Kasiva Mutua is a Kenyan drummer and percussionist, who has performed in several countries.
Kasiva, 28, a fluent speaker of the French language, had just returned home from Egypt, where she was participating in The Nile Project, as organisation that promotes sustainability of the Nile ecosystem through education and music.
She has performed in major events in the country, and collaborated with notable figures in the continental music scene during her career, spanning almost 10 years. She has a degree in Journalism from Busoga University, in Uganda.
When did you learn drumming?
I first learnt the art from my grandmother. She had a small drum that she would play while she narrated stories to me. In the middle of drumming, she would stop and ask me, “Kasiva what do you hear?” Sometimes it would be crickets or birds chirping. Other times it would be nothing at all. This way, my ears became accustomed to the faintest of sounds.
Have you practised journalism?
Not at all. I lost my desire for media as soon as I completed my journalism course. Besides, journalism will never come close to what I earn from percussion.
How much do you earn?
My music comfortably takes care of all my basic necessities such as food and rent, my travel expenses, and also pays for my entertainment needs. I’m also able to put something aside for tomorrow. It is more than gratifying.
Describe your journey to where you are now…
When I travelled to Uganda for my university education, I carried my drum. I would play it whenever I had time, usually with no audience. Later, I performed in gigs in Jinja town until I graduated. As a newcomer in the industry, there was hostility from men percussionists. I was bullied. In a male-dominated industry, it feels lonely to be only a handful of women, but I’ve soldiered on.
What influences your type of music?
My music has a leaning towards a variety of styles, such as Afrobeat, zouk, samba, reggae and soul.
What music instruments can you play?
I can play 20 musical instruments, but my favourite ones are djembe, guitar, the Egyptian Tabla and cowbells.
Tell us about the Nile Project.
The Nile Project, established in 2011, is a programme that brings musicians, professionals and university students from the 11 Nile Basin countries, with the goal of cultivating sustainability of the Nile ecosystem through music collaborations, dialogue, education, leadership and innovation programmes. The headquarters are in Egypt. I am a member of the Nile Music Band and an ambassador of the Nile Project.
Which are some of your most memorable performances?
Every performance is unique, but my experiences at the Nile Project and Found Sound Nation were thrilling. Shangwe Afrika Gospel Medley and Out of Africa Percussionist are unforgettable. Performing with Anyango nyar Japan, the Japanese artist who plays African musical instruments, during the 2016 TICAD Conference in Nairobi was a remarkable moment of my career. The 2013 Safaricom Jazz Festival is my all-time best experience.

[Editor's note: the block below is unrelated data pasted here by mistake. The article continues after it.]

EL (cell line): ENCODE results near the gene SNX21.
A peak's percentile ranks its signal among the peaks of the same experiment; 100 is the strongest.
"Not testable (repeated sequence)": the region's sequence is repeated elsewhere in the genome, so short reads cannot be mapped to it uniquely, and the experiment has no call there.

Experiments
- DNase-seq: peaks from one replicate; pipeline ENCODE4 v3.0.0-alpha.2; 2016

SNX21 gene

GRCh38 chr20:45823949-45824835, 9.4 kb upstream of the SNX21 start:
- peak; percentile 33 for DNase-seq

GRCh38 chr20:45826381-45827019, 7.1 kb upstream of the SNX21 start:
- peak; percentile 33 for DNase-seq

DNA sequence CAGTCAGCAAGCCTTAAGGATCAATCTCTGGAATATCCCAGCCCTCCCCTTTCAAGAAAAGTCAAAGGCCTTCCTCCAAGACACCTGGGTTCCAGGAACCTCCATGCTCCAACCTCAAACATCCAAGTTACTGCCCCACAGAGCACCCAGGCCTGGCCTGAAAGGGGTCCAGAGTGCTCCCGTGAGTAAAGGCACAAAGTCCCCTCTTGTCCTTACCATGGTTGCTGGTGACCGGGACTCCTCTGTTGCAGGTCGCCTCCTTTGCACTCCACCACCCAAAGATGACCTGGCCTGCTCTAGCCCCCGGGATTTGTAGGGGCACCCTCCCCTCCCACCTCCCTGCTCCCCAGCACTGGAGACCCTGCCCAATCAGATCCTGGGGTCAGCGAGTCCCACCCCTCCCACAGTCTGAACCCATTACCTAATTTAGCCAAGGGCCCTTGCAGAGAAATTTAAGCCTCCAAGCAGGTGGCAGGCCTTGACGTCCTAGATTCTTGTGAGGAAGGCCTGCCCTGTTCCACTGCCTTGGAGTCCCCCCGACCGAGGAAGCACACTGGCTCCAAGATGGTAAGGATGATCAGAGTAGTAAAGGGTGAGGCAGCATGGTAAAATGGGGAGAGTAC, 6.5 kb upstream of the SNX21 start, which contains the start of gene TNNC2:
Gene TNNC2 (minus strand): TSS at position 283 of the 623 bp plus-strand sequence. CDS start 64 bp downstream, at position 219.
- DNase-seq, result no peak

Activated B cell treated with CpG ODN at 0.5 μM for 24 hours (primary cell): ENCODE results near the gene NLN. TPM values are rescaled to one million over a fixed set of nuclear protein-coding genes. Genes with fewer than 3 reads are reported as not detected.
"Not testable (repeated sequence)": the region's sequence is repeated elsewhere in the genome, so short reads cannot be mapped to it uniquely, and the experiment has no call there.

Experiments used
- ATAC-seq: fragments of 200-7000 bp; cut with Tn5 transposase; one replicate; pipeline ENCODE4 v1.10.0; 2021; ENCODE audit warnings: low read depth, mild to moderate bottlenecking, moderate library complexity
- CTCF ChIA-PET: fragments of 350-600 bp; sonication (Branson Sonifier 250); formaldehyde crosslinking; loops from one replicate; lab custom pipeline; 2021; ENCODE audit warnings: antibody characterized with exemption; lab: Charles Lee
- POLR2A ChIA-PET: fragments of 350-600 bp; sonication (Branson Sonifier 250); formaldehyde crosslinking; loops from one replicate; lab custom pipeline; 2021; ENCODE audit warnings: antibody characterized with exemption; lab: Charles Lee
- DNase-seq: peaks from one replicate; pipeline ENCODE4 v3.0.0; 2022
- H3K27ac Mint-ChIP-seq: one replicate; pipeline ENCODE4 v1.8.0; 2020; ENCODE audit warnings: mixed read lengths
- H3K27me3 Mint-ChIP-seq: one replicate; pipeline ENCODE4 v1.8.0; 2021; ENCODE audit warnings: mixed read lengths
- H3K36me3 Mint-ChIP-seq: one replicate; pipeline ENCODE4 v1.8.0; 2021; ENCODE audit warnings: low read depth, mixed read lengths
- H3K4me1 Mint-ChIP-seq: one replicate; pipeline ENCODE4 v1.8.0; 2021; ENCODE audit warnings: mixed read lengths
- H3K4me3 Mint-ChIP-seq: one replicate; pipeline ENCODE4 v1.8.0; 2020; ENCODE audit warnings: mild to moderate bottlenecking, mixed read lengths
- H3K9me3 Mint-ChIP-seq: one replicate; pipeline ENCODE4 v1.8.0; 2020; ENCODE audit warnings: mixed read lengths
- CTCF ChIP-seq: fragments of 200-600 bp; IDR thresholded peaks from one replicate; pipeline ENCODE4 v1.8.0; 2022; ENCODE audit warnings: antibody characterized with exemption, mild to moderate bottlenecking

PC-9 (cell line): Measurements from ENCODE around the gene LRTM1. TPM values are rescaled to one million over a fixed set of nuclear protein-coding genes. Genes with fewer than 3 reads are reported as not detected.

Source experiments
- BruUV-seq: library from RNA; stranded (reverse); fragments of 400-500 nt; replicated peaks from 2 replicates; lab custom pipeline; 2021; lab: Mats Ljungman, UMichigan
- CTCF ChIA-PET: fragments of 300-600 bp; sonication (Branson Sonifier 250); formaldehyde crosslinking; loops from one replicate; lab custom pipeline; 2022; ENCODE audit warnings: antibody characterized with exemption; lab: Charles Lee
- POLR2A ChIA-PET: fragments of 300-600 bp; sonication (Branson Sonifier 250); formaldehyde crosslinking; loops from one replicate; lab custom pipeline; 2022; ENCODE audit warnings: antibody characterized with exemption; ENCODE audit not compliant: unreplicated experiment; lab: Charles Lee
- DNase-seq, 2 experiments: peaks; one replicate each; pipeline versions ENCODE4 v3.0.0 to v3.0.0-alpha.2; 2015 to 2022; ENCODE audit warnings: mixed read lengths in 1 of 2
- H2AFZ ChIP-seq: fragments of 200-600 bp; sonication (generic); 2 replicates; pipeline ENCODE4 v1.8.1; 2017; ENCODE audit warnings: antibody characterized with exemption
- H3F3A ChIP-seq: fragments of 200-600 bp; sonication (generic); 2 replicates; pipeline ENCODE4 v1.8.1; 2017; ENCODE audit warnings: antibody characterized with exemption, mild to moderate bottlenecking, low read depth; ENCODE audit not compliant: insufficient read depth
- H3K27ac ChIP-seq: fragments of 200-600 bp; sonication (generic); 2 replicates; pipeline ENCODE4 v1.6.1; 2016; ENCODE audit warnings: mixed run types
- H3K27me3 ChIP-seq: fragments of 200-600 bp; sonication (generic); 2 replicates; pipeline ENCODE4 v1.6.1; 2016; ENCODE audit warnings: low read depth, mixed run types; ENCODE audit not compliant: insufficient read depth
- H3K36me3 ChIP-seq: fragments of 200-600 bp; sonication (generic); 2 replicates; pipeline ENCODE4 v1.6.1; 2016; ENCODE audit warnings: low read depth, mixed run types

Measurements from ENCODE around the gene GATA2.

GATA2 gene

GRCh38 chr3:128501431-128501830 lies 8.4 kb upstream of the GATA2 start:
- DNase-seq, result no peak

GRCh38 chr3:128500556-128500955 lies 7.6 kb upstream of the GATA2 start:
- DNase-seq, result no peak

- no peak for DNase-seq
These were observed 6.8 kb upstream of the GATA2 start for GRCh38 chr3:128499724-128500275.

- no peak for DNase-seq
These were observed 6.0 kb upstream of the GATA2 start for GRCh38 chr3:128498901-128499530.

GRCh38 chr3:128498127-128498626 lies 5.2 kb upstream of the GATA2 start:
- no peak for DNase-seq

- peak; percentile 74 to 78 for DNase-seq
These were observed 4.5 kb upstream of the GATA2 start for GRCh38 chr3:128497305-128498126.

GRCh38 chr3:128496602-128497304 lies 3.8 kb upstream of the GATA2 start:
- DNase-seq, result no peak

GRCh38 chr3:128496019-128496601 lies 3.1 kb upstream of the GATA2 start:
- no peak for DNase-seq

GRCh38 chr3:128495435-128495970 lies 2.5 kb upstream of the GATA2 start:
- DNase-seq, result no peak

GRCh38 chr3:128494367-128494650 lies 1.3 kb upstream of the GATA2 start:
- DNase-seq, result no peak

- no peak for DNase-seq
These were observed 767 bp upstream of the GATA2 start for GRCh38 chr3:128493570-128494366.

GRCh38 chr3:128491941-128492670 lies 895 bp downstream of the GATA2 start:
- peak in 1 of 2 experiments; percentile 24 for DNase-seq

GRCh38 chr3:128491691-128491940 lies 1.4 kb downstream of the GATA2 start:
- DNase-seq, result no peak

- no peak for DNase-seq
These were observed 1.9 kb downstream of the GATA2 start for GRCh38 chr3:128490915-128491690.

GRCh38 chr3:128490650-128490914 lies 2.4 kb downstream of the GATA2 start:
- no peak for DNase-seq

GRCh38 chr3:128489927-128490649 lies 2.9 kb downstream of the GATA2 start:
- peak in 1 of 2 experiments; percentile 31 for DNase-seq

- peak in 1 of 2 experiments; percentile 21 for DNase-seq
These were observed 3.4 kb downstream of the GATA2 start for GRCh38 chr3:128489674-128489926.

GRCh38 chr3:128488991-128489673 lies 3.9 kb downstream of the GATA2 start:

You have been on numerous tours outside the country…
The Nile Project has taken me to tours across Africa, Europe and USA. One Beat, a US State Department-funded initiative took me to Florida for two weeks with other musicians. On an individual capacity, I have performed in Abu Dhabi, UK, Belgium, Zanzibar, Ghana and Rwanda.
Who are some of the notable individuals you’ve worked with?
I’ve interacted and worked with Oliver Mtukudzi, Kidum, the legendary Hugh Masekela and local music sensations Eric Wainaina, Octopizzo and Suzanne Owiyo.
What makes you stand out?
Being innovative and making my performances different from what everyone else does is the ultimate game changer. My style of percussion is a blend of various music genres, a little of zouk, a dash of Afrobeat, reggae and samba. Most importantly, I love what I do.
What other skills do you have besides your prowess in playing a variety of musical instruments?
As trained journalist, I am an excellent video editor. I also have vast knowledge in Geographical Information Systems (GIS). Additionally, I’m an African fashion designer. I am also a make-up artist and a good swimmer.
What are some of the challenges you encounter?
What I do is like going to the gym. It requires discipline. Percussion requires high concentration and even more patience. Drumming is tiresome, and your hands become coarse, and your muscles occasionally ache, a price most young people are not ready to pay. You have to train hard, forfeit your comfort and be persistent.
What lessons have you gathered along the way?
People fall into the trap of idolising money. That is where they get the whole equation wrong. One should seek to find happiness first. Every time I hold a drum, every time I’m on stage, I feel as if the happiness I feel will kill me. Money can’t give this kind of pleasure.
You must have a role model…
Yes. Muthoni “The Drummer Queen” inspires me a lot. She has changed the drumming and percussion landscape in Kenya and taken it to a higher level by giving it an entrepreneurial angle through her Blankets & Wines concert.
What do you do besides your regular job?
Currently, I am coaching eight young and very talented girls. We normally have sessions when I am in the country. I’m hopeful that they’ll complete the training and possibly become career percussionists. Whenever time allows, I hang out with my friends.
Have you won any awards?
I am a recipient of the Xtreem Awards’ Teeniez Band with Threat Band in 2013, Chaguo la Teeniez Best Female Artist in 2004, and Buruburu Girls’ Best Performing Artist, 2003. I was also honoured at Ladies Musical Club of Seattle in 2015, and featured in the Ayiba Magazine in June 2016.